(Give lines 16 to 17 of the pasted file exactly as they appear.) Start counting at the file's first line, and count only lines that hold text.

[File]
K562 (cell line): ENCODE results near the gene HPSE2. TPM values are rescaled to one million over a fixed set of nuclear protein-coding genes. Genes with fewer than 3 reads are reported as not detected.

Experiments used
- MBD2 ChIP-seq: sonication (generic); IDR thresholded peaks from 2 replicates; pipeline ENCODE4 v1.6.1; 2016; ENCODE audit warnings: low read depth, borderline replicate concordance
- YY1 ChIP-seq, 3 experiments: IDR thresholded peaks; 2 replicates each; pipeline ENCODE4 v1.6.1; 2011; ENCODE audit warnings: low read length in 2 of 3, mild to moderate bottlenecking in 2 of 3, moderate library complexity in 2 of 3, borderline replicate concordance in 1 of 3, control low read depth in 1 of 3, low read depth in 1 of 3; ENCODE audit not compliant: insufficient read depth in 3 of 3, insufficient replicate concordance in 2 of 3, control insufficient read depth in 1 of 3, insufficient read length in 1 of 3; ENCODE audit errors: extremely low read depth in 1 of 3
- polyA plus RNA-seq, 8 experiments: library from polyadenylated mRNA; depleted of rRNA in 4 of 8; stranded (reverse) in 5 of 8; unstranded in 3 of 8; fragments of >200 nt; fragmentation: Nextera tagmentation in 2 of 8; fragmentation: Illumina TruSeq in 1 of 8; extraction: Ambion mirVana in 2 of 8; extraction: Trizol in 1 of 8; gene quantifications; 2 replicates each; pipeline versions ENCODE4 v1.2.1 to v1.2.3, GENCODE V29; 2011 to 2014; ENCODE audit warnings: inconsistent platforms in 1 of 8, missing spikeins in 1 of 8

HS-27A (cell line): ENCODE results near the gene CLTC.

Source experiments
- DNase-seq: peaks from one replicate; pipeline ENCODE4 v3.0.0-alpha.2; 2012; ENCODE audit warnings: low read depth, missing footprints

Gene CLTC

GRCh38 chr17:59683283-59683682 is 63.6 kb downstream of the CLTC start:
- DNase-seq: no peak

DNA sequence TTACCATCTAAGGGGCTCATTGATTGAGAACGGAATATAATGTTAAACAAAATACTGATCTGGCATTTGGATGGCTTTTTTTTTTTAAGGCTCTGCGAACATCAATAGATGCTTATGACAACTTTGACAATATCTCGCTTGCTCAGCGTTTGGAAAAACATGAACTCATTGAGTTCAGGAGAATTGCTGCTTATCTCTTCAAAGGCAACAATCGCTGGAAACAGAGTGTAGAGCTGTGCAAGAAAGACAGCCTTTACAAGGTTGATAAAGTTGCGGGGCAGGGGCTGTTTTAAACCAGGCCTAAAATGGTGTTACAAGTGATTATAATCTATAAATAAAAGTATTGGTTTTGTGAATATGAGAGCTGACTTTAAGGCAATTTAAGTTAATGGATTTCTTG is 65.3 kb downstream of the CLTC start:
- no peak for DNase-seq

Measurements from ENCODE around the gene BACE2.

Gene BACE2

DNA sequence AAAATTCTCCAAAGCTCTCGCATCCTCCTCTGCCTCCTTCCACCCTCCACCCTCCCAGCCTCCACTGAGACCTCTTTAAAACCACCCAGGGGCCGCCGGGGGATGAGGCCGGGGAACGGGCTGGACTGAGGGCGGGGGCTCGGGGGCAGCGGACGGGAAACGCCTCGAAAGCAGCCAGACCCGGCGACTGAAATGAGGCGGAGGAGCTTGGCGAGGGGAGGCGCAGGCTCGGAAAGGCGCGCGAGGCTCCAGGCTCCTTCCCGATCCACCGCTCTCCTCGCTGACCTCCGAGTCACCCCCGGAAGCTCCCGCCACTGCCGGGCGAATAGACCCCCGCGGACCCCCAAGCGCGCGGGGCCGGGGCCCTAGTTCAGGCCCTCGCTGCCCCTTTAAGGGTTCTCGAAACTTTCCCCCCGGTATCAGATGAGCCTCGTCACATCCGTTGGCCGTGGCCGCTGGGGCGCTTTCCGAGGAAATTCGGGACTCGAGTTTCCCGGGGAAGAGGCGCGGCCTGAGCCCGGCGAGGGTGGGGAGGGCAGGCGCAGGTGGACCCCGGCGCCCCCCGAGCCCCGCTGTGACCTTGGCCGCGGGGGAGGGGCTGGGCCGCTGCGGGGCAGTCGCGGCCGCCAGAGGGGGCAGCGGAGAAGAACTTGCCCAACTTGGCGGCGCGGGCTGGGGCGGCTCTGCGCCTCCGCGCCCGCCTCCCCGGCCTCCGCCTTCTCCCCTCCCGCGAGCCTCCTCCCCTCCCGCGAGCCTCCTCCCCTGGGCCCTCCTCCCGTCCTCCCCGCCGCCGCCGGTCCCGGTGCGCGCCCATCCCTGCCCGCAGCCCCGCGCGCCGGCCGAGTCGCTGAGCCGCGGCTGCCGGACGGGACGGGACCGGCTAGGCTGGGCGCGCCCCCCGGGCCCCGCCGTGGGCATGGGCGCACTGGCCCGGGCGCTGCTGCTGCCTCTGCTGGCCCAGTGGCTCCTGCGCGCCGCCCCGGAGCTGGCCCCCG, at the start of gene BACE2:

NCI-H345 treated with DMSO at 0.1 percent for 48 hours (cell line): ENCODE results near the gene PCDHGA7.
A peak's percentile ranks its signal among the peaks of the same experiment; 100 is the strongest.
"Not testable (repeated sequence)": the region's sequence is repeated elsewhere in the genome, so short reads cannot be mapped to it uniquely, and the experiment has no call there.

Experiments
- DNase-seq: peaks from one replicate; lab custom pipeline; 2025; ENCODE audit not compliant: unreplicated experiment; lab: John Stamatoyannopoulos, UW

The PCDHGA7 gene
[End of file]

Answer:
DNA sequence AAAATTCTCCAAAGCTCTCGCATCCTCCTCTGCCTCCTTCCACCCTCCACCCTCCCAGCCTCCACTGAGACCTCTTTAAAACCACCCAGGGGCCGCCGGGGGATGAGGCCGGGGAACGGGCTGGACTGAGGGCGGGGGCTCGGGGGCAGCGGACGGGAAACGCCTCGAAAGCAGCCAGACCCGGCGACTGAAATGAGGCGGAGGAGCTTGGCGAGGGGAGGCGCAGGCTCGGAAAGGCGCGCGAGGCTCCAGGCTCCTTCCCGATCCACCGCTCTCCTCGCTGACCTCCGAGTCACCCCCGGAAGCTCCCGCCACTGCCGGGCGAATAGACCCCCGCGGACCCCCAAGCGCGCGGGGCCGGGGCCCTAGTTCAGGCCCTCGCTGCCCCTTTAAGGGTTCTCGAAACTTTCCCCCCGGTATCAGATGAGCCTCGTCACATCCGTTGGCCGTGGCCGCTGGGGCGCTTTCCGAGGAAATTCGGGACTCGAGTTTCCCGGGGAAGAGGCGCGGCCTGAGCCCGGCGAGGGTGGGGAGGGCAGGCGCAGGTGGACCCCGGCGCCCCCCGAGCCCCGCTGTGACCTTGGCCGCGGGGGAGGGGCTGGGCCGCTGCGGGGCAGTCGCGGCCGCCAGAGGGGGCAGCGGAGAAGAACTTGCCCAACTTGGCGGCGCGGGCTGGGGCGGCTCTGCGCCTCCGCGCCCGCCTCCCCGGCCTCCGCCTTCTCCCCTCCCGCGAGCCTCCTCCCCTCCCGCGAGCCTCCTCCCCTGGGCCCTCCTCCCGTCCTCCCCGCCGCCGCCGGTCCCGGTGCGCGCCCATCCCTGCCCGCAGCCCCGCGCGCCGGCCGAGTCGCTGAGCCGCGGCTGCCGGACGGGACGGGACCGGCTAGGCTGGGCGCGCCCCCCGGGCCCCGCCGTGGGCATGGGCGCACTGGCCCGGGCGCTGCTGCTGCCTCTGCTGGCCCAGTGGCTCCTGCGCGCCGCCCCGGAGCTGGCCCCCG, at the start of gene BACE2:

NCI-H345 treated with DMSO at 0.1 percent for 48 hours (cell line): ENCODE results near the gene PCDHGA7.